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Volatile Organic Compound Odor Signature Modeling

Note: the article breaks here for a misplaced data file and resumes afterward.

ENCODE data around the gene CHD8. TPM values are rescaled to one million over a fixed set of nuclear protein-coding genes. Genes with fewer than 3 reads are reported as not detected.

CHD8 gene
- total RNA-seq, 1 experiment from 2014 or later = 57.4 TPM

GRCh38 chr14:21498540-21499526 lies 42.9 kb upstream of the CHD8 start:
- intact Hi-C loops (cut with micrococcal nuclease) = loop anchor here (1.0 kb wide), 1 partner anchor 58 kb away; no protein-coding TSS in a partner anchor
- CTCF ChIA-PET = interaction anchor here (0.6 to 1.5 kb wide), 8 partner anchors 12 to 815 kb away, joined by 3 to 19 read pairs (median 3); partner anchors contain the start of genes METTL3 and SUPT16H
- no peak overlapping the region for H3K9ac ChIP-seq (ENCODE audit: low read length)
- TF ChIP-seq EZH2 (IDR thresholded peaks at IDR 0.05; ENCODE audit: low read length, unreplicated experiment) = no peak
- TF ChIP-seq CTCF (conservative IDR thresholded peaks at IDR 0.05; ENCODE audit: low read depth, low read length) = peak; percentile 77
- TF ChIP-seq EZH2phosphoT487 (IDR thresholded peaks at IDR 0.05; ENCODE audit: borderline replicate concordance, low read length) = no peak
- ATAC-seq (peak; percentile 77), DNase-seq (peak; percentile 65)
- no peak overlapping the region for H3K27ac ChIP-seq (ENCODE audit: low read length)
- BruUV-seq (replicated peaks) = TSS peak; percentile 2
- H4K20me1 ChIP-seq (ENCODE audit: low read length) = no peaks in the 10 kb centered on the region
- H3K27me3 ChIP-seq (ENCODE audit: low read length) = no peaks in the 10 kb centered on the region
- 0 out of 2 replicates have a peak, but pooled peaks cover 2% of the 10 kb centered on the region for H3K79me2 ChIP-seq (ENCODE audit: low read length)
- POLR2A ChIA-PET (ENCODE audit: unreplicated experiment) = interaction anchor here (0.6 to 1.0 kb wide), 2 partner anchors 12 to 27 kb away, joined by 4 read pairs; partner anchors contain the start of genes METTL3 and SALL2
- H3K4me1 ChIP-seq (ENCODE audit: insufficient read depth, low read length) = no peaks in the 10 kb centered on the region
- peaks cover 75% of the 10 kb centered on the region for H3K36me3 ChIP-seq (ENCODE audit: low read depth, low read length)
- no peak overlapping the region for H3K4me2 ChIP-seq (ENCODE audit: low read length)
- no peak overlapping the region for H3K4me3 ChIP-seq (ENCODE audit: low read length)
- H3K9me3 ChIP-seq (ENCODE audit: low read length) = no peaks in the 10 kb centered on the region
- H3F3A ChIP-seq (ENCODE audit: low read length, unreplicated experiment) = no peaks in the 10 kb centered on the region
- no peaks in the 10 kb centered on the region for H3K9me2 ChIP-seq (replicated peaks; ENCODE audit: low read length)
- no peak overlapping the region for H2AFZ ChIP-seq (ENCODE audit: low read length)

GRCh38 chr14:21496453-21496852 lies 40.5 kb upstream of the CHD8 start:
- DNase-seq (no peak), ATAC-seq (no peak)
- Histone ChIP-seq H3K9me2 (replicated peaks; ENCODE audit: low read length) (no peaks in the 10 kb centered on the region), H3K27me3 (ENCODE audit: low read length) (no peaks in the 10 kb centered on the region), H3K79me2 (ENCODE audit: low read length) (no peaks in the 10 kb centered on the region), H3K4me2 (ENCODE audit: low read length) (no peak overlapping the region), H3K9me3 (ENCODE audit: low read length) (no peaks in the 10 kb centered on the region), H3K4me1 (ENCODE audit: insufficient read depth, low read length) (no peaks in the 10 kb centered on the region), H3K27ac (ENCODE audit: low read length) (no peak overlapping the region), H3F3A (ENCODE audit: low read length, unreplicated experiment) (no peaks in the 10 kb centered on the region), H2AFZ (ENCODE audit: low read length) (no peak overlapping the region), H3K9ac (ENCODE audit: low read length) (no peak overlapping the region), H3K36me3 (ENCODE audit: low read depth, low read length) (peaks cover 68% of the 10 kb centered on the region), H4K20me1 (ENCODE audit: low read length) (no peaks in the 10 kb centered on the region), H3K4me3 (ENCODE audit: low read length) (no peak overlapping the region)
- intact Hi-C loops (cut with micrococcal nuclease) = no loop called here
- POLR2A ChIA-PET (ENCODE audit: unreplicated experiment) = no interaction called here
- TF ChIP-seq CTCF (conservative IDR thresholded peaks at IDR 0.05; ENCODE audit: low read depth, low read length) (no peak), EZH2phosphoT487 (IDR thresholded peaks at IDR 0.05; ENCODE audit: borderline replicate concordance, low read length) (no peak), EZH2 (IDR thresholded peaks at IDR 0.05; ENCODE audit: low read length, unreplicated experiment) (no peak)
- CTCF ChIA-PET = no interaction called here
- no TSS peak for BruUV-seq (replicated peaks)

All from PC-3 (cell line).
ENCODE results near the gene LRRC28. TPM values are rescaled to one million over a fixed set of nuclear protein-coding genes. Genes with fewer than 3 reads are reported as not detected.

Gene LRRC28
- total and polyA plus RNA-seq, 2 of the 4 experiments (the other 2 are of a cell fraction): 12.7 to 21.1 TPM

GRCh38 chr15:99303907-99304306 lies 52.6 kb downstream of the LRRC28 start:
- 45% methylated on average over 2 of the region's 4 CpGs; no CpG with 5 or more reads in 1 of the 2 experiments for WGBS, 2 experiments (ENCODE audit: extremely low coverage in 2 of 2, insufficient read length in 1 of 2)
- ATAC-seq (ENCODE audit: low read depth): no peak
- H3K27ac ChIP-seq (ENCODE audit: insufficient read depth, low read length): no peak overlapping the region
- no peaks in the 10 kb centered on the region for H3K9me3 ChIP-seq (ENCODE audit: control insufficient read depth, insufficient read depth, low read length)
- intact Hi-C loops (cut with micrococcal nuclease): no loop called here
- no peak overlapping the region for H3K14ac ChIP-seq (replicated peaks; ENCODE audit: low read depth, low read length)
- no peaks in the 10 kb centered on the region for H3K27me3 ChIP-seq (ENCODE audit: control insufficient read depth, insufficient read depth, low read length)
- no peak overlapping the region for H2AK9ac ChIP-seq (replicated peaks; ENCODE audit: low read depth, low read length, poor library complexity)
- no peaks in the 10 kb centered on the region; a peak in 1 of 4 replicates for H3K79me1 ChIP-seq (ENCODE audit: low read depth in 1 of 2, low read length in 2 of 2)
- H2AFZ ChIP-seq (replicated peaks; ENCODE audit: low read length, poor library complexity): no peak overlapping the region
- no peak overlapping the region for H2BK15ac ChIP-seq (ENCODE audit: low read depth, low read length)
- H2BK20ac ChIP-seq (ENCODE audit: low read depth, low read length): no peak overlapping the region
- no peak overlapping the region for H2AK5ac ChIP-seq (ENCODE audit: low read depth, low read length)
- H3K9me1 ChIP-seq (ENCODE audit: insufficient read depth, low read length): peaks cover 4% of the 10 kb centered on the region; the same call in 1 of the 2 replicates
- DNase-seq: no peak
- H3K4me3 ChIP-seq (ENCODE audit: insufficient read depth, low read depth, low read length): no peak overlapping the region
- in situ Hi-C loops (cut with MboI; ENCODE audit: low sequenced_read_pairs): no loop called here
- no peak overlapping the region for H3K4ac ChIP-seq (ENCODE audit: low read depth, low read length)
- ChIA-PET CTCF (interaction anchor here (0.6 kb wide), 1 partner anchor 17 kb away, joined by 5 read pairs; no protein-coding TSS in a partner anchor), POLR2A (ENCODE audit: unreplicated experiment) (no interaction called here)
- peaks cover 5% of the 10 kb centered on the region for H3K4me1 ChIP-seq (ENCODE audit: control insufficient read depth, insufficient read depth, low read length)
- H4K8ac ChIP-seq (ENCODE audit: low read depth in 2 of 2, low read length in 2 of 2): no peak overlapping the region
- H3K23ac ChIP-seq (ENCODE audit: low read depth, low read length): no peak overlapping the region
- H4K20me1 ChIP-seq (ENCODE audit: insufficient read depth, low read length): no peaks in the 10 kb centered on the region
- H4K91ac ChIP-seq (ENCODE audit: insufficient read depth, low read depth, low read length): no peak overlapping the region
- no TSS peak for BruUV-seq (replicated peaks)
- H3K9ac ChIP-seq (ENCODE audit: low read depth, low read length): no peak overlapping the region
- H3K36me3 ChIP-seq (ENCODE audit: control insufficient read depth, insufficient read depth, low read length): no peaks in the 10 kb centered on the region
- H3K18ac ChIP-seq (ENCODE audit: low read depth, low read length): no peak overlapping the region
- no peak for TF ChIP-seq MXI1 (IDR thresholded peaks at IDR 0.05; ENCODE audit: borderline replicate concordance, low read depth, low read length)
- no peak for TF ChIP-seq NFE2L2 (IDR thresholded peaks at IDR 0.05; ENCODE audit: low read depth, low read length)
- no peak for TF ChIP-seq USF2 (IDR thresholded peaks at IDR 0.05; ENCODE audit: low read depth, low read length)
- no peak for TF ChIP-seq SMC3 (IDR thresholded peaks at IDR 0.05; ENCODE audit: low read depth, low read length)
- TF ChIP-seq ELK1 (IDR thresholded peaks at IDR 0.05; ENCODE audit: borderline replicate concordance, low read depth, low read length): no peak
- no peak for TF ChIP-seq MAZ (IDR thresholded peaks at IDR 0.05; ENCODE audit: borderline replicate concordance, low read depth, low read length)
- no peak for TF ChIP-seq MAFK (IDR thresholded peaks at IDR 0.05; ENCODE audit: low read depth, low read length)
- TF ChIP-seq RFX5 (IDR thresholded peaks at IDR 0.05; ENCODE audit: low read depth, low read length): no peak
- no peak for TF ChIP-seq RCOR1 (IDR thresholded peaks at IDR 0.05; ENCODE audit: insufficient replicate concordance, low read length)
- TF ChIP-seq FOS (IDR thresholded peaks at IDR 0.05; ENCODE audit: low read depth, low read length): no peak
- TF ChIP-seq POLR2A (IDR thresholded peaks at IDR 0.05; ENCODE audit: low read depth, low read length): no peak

OBJECTIVE: Research and develop methods, models and algorithms for use in portable sensing platforms to predict the transport and dispersion of volatile organic compounds (VOCs) emitted from individuals of interest and their related threat activities. DESCRIPTION: Background & Significance - A growing body of discoveries in molecular signatures have revealed that VOCs, the small molecules associated with an individual"s odor and breath, may be monitored to reveal the identity and presence of a unique individual as well as an indicator of certain activities. Animals use VOC recognition to distinguish between friend, foe, or prey. Dogs can recognize specific odors related to some disease states. Medical practitioners can also recognize characteristic odors of certain disease states, i.e., ketosis. The ability to find and track individuals using VOC signatures would greatly enhance DoD capability to defeat asymmetric threats. These individuals often hide in civilian populations emerging only to strike warfighters and then retreat behind their civilian shield. Current policy requires our forces to avoid inflicting collateral damage on innocent civilians. As such, it is necessary to improve our ability to identify and track individuals and their threat activities. The ability of animals to identify and track individuals using scent has led to an interest in developing a similar signals intelligence capability. As highlighted in a review article by our group (Kramer, R., Grigsby, C., 2012), recent research in odor-based sensing has shown that this technology provides a means whereby individuals and their threat activities may be identified through unique combinations of VOCs emitted by the body. Development of the capability to predict the transport and dispersion of VOCs in both interior spaces and the environment will assist in defining the technical requirements and operational application of VOC-based sensors with the goal of the generation of a"reverse"modeling capability to backtrack individuals and activities of interest. The current state-of-the-art requires an informant or another person to be physically close to the person of interest to positively identify him. Physical disguises may often make identification of individuals very difficult. The use of VOC signature data to identify a person of interest has potential to overcome any physical disguises and the need to put friendly forces at risk by being in close proximity in hostile territories. The hypothesis is that operational environment transport and dispersion modeling of human-emitted VOCs may be used to provide a temporal characterization for an individual"s presence at a specific location. This is supported by the fact that volatile organic compound signatures have been proven capable of identifying unique individuals. Further, modeling and simulation of the VOC transport and dispersion process may be employed to support this research hypothesis. PHASE I: Successful completion of Phase I will require empirically derived physical characteristics for a minimum of twelve specified VOCs, evaluation of potential atmospheric chemical breakdown/reactivity, and development of transport and dispersion (T & D) models of the supplied VOC pattern in both interior spaces and the environment. PHASE II: Research, analyze, and define volatile organic compound sensitivity and specify sensing requirements for hand-held detection, using both single point, enhanced"E-nose"type detection as well as multiple detectors. Research and develop models and algorithms to backtrack an individual"s past location. This phase will culminate with transition of algorithms and models into a platform independent language for integration into portable sensor device prototypes. PHASE III: Successful commercialization of this research will require incorporation of the developed models and algorithms, i.e., empirically derived VOC characteristics and developed inverse modeling capability for back-tracking the VOC source spatially and temporally, into a supplied prototype sensing platform. REFERENCES: 1. Kramer, R.M., Grigsby, C.C. Analytical determination and detection of individual odor signatures. 2012. Sensing Technologies for Global Health, Military Medicine, Disaster Response, and Environmental Monitoring II; and Biometric Technology for Human Identification IX. Proc. SPIE 8371. 2. Baines, W.D., James, D.F. Evaporation of a droplet on a surface. Ind. Eng. Chem. Res. 1994. 411-416. 3. Starov, V.M., Zhdanov, S.A., Kosvintsev, S.R., Sobolev, V.D., Velarde, M.G. Spreading of drops over porous substrates. Advances in Colloid and Interface Science. 2003. 123-158. 4. Reis, N.C., Griffiths, R.F., Mantle, M.D., Gladden, L.F., Santos, J.M. MRI investigation of the evaporation of embedded liquid droplets from porous surfaces under different drying regimes. Internation Journal of Heat and Mass Transfer. 2006, 951-961. 5. Gallagher, M., Wysocki, C. J., Leyden, J. J., Spielman, A. I., Sun, X., & Preti, G. Analyses of volatile organic compounds from human skin. British Journal of Dermatology. 2008. 159, 780-791. 6. Zlatkis, A., R. S. Brazell, et al. The role of organic volatile profiles in clinical diagnosis. Clin Chem. 1981. 27(6): 789-97. 7. Boyse, E., G. Beauchamp, et al. The genetics of body scent. Trends Genet. 1987. 3: 97-102.
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